1. malax

    Fresh-Faced Recruit

    Joined: Aug 2006

    0

    Good

    It's never been fair to brick and mortar merchants that sales by out-of-state companies are given preferential treatment. Why would I be discouraged from buying something at the local Apple store (or other local retailer) just because I can save $100 or more in sales tax?

  1. Guest

    Fresh-Faced Recruit

    Joined: Nov 1999

    +1

    malax-you idiot

    The reason is that why should a business that pays local and state taxes in the state in which it resides, also pay those taxes elsewhere? Sales taxes are levied by STATES (in case you haven't noticed - there is no federal sales tax) - and why should one state have the right to levy a tax on a business that doesn't even exist in their state. Just because the person who makes the purchase happens to live there? It's completely ridiculous.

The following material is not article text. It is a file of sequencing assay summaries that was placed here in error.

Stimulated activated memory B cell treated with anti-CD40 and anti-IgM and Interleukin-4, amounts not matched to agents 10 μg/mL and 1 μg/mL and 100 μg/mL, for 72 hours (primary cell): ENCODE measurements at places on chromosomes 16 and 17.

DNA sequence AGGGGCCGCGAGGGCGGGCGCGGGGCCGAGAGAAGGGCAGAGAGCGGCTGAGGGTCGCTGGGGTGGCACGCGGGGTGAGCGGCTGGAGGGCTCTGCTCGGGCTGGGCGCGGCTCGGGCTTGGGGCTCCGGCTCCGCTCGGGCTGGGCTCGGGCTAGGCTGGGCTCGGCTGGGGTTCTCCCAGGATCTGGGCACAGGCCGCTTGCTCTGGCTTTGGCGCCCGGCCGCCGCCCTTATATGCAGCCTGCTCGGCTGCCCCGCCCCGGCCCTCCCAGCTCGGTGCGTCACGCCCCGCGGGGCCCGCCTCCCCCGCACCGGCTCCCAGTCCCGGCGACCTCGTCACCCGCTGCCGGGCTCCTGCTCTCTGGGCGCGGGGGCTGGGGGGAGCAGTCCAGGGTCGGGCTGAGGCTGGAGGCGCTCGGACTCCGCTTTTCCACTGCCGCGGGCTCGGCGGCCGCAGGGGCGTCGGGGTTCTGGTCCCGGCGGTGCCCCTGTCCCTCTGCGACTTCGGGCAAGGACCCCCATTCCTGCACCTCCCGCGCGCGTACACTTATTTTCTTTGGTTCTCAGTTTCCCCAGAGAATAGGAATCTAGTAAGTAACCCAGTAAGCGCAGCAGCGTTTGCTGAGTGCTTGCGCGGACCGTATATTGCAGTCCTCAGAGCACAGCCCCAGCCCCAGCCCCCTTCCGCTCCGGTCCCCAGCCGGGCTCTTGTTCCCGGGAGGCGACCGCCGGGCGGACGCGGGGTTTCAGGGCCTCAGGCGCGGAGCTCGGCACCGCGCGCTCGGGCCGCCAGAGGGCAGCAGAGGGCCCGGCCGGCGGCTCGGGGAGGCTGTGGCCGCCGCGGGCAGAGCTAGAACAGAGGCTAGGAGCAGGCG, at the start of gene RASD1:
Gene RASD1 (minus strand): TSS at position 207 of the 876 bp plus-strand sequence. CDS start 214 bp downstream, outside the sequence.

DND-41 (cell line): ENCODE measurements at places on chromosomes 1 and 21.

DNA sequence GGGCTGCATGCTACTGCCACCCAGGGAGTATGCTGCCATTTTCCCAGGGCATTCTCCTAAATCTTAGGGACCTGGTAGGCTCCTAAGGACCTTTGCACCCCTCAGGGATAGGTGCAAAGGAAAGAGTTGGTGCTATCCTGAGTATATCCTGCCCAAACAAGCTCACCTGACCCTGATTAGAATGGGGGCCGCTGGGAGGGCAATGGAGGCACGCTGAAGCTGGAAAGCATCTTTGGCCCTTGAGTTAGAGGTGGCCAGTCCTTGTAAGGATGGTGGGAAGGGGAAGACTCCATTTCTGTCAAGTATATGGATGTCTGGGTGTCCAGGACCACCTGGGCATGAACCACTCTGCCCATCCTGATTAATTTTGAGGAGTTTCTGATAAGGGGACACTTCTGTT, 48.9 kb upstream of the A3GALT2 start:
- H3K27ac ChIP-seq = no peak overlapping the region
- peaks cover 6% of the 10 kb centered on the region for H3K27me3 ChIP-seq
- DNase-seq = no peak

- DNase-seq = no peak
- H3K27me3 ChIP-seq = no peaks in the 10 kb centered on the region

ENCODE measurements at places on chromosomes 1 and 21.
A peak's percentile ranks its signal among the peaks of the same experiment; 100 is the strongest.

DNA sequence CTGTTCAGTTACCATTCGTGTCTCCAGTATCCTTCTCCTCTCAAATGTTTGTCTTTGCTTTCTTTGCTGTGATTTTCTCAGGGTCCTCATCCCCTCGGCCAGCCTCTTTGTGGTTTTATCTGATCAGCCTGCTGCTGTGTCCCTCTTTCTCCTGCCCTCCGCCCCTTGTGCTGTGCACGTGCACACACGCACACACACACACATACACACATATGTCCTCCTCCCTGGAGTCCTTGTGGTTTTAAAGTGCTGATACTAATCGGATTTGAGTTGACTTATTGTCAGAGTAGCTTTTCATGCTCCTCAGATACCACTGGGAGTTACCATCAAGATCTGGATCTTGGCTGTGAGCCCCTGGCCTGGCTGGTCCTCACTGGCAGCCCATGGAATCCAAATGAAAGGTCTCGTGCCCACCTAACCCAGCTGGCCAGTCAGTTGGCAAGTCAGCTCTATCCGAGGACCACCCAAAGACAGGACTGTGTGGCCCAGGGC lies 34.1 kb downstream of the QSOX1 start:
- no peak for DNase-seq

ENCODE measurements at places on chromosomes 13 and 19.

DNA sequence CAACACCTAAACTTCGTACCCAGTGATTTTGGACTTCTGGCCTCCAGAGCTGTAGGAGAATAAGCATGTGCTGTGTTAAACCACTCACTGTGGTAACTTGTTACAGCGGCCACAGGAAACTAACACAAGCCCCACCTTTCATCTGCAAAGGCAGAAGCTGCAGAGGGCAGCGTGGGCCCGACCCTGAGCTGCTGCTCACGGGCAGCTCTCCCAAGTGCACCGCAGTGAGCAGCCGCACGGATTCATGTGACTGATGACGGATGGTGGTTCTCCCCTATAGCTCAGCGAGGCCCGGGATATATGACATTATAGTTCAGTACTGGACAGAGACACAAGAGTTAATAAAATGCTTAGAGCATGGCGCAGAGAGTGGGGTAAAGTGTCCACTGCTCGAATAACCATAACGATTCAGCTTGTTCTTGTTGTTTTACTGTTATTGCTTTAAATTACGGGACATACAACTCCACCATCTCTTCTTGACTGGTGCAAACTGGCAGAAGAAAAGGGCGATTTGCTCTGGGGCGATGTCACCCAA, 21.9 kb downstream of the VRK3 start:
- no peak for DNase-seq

1. TheSnarkmeister

    Fresh-Faced Recruit

    Joined: Jun 2007

    +1

    Taxation is theft.

    Malax, you are right. It's not fair. But the unfairness isn't about keeping the Internet tax-free, it's about the unfairness of all the other taxes on the brick-n-mortar stores. Every dollar taken out of the consumer's pocket in the way of taxes, is money wasted on $600 toilet seats, $700 billion bailouts of wealthy hucksters, and bombs to kill innocent children in countries half-way around the world. You are protesting the wrong thing.

  1. macbones

    Fresh-Faced Recruit

    Joined: Jul 2006

    +1

    tax